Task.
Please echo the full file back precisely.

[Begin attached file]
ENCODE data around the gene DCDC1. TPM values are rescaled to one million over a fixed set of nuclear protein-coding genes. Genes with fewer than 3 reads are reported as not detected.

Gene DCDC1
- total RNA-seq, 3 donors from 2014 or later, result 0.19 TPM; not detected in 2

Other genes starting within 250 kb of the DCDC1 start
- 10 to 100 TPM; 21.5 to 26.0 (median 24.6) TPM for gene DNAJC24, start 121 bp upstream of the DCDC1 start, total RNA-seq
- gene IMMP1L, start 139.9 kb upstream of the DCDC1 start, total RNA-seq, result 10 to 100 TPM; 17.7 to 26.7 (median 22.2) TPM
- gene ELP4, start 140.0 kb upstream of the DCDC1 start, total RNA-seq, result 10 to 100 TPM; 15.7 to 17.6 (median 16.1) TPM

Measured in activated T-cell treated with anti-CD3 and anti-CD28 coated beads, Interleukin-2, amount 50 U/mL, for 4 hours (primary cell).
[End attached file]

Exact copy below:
ENCODE data around the gene DCDC1. TPM values are rescaled to one million over a fixed set of nuclear protein-coding genes. Genes with fewer than 3 reads are reported as not detected.

Gene DCDC1
- total RNA-seq, 3 donors from 2014 or later, result 0.19 TPM; not detected in 2

Other genes starting within 250 kb of the DCDC1 start
- 10 to 100 TPM; 21.5 to 26.0 (median 24.6) TPM for gene DNAJC24, start 121 bp upstream of the DCDC1 start, total RNA-seq
- gene IMMP1L, start 139.9 kb upstream of the DCDC1 start, total RNA-seq, result 10 to 100 TPM; 17.7 to 26.7 (median 22.2) TPM
- gene ELP4, start 140.0 kb upstream of the DCDC1 start, total RNA-seq, result 10 to 100 TPM; 15.7 to 17.6 (median 16.1) TPM

Measured in activated T-cell treated with anti-CD3 and anti-CD28 coated beads, Interleukin-2, amount 50 U/mL, for 4 hours (primary cell).